Haufe, A., Baker, F. C., & Leeners, B. (2022). The role of ovarian hormones in the pathophysiology of perimenopausal sleep disturbances: A systematic review. Sleep medicine reviews, 101710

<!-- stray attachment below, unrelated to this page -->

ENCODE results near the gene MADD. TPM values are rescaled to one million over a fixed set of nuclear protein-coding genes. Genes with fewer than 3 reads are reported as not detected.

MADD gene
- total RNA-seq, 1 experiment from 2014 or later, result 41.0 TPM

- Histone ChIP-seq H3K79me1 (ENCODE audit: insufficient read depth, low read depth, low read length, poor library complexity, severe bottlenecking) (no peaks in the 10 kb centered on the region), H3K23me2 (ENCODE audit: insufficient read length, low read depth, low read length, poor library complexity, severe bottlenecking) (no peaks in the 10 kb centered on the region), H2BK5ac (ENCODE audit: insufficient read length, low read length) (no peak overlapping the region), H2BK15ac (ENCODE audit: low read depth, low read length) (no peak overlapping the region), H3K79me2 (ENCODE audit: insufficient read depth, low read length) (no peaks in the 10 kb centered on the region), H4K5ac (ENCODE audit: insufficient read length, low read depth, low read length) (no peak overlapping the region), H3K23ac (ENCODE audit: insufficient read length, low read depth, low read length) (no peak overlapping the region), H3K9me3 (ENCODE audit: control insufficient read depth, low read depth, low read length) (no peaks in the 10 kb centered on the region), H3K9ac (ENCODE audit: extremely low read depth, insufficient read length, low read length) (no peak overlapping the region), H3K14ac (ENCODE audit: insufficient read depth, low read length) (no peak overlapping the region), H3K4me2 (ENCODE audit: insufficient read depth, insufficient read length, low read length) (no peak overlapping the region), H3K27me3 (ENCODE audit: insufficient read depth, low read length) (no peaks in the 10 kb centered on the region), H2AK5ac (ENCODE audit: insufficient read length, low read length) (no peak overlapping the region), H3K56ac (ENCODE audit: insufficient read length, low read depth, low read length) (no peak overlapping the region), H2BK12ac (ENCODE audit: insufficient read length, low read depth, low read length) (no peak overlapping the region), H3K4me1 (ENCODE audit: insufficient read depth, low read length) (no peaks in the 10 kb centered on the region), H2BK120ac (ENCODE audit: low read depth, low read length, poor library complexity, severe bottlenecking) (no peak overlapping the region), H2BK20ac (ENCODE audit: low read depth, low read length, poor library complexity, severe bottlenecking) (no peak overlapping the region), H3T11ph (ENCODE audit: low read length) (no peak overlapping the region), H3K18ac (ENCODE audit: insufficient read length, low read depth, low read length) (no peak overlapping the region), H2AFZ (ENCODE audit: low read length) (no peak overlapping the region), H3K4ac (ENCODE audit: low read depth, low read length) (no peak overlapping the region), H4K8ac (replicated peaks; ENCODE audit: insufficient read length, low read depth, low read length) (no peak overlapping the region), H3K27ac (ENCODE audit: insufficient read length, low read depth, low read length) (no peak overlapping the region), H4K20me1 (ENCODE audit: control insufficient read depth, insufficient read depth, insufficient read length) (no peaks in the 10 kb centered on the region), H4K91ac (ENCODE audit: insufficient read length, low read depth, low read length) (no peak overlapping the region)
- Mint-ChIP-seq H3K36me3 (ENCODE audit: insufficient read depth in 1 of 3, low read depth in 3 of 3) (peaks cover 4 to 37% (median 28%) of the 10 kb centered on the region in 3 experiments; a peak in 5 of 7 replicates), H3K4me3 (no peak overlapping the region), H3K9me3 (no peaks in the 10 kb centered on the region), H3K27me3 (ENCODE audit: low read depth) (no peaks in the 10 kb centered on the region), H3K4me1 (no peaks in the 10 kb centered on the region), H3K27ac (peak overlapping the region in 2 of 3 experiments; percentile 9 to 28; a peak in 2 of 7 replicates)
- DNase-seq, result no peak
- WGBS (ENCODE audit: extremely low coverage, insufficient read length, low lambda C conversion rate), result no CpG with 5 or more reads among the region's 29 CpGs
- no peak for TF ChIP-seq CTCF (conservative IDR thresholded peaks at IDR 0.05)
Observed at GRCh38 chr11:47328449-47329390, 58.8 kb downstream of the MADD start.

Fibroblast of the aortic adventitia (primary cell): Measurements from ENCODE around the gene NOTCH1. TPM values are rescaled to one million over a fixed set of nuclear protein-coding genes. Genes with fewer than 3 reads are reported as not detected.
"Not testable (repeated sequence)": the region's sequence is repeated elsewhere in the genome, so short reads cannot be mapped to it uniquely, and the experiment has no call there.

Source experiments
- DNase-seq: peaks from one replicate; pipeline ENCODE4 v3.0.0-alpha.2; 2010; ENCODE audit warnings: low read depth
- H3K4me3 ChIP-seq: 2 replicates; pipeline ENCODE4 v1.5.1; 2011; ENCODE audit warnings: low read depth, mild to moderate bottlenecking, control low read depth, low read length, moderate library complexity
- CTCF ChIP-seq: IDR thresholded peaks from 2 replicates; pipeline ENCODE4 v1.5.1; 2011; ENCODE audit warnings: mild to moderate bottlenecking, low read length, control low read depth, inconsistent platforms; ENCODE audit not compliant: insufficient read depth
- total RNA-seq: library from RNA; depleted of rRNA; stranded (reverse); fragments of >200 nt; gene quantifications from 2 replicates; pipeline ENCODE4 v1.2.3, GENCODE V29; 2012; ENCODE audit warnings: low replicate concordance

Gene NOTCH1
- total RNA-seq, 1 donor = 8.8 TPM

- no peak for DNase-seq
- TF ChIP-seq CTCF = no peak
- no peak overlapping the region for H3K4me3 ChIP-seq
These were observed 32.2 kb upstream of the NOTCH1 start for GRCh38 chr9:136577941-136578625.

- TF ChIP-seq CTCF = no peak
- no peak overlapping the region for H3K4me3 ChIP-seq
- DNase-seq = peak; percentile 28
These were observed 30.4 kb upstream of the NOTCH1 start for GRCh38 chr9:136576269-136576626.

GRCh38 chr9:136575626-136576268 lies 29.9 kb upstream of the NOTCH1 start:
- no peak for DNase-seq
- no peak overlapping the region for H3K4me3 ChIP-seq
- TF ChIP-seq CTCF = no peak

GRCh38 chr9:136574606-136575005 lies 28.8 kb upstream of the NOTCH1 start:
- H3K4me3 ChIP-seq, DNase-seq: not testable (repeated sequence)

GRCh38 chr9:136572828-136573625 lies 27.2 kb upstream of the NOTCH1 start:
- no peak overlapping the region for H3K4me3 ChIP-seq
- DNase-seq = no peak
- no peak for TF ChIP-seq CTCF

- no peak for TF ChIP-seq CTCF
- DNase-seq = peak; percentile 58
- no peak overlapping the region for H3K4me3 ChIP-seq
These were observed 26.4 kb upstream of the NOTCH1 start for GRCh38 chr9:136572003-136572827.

Sleep disturbance is a common clinical concern throughout the menopausal transition. However, the pathophysiology and causes of these sleep disturbances remain poorly understood, making it challenging to provide appropriate therapy. Our goal was to i) review the literature about the influence of ovarian hormones on sleep in perimenopausal women, ii) summarize the potential underlying pathophysiology of menopausal sleep disturbances and iii) evaluate the implications of these findings for the therapeutic approach to sleep disturbances in the context of menopause. A systematic literature search using the databases Embase, MEDLINE and Cochrane Library was conducted. Keywords relating to ovarian hormones, sleep disturbances and menopause were used. Ultimately, 86 studies were included. Study Quality Assessment Tools of the National Institutes of Health were used for quality assessment. Results from good-quality studies demonstrated that the postmenopausal decline in estrogen and progesterone contributes to sleep disturbances in women and that timely treatment with estrogen and/or progesterone therapy improved overall sleep quality. Direct and indirect effects of both hormones acting in the central nervous system and periphery, as well as via secondary effects (e.g. reduction in vasomotor symptoms), can contribute to improvements in sleep. To strengthen external validity, studies examining neurobiological pathways are needed.